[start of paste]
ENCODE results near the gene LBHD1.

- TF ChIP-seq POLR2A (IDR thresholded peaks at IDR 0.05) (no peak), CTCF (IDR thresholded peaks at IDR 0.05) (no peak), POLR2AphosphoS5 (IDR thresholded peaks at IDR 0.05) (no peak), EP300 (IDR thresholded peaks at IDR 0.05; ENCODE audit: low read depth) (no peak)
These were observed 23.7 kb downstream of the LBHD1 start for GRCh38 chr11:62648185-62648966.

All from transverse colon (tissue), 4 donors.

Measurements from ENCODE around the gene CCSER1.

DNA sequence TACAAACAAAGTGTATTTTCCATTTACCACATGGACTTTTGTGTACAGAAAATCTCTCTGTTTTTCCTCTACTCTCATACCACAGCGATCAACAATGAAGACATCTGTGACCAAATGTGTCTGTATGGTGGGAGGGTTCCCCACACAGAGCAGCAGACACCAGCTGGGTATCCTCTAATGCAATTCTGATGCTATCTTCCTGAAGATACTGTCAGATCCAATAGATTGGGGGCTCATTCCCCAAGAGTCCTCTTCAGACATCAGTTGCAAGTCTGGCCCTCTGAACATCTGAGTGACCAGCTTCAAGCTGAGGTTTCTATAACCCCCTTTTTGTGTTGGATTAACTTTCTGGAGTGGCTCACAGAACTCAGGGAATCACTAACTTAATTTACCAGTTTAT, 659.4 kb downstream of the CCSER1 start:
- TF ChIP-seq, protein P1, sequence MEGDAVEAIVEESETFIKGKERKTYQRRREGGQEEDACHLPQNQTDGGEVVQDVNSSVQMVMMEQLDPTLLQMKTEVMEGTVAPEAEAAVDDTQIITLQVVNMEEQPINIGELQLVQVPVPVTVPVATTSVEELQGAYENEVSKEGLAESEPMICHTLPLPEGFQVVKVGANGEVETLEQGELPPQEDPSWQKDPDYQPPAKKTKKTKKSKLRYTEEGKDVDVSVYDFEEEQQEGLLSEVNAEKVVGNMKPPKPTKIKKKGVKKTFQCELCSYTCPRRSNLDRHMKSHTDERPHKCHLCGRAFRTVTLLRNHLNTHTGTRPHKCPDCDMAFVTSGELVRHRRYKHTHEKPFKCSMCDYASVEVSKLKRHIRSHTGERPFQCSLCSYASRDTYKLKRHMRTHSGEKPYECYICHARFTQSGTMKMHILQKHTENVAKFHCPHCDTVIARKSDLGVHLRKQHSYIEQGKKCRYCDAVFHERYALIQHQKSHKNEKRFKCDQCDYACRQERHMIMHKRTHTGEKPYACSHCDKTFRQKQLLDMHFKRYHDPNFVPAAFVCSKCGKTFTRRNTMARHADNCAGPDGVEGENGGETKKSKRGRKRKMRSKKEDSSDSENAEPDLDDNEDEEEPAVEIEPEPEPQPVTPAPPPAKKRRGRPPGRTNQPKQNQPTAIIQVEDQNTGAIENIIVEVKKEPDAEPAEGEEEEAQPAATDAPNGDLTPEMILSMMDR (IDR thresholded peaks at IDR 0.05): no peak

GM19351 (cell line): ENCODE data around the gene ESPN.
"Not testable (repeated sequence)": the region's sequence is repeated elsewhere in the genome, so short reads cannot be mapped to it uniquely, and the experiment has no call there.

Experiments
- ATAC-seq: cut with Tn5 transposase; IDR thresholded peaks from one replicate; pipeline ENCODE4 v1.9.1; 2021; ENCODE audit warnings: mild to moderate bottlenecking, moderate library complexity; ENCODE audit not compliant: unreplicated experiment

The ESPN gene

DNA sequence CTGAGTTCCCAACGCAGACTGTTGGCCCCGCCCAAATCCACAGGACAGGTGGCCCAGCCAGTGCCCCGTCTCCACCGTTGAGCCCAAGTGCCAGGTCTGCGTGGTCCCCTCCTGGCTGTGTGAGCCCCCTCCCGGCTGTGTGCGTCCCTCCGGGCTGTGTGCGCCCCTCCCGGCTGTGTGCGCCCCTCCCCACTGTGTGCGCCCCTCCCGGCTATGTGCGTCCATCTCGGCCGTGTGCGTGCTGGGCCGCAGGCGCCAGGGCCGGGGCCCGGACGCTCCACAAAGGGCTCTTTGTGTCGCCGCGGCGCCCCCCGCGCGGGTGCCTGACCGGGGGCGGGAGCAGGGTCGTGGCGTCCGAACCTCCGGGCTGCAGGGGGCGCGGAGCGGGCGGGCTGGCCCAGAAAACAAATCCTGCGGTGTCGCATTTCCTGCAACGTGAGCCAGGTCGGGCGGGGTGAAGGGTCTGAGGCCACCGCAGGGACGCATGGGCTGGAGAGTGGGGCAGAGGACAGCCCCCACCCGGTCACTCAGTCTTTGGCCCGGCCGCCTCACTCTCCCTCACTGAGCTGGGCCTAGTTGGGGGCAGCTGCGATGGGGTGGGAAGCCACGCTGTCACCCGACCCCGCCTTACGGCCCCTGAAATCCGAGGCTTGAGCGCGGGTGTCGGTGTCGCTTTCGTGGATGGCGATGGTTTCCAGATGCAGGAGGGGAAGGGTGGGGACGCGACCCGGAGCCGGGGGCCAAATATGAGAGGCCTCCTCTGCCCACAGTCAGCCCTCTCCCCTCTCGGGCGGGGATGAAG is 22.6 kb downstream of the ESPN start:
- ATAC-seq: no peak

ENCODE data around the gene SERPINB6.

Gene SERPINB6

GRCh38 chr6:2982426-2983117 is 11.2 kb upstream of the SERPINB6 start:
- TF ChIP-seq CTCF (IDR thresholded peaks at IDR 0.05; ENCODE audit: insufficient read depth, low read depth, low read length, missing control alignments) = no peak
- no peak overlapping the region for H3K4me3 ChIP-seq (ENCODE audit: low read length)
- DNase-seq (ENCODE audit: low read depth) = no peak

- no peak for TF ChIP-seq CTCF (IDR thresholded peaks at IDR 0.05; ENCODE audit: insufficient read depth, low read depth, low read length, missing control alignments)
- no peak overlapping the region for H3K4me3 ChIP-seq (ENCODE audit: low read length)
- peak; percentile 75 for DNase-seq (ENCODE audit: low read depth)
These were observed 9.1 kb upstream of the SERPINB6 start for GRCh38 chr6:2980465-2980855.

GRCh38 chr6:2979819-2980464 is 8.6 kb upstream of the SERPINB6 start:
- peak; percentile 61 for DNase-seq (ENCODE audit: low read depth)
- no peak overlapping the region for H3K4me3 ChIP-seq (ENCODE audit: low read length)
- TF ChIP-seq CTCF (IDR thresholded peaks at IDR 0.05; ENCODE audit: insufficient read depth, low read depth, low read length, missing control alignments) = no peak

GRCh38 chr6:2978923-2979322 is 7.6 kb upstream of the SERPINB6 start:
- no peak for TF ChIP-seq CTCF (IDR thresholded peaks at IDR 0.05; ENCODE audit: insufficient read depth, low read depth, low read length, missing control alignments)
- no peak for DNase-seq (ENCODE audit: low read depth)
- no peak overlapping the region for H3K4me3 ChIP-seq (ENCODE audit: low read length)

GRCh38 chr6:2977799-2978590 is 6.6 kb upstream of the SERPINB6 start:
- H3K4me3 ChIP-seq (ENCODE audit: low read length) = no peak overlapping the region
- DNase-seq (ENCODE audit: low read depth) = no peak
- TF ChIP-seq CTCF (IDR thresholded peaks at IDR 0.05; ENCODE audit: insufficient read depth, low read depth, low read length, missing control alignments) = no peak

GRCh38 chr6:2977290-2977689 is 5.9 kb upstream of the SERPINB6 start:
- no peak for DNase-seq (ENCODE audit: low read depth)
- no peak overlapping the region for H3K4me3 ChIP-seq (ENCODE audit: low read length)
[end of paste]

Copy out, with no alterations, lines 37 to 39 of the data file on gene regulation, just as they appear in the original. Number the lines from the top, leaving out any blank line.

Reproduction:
GRCh38 chr6:2977290-2977689 is 5.9 kb upstream of the SERPINB6 start:
- no peak for DNase-seq (ENCODE audit: low read depth)
- no peak overlapping the region for H3K4me3 ChIP-seq (ENCODE audit: low read length)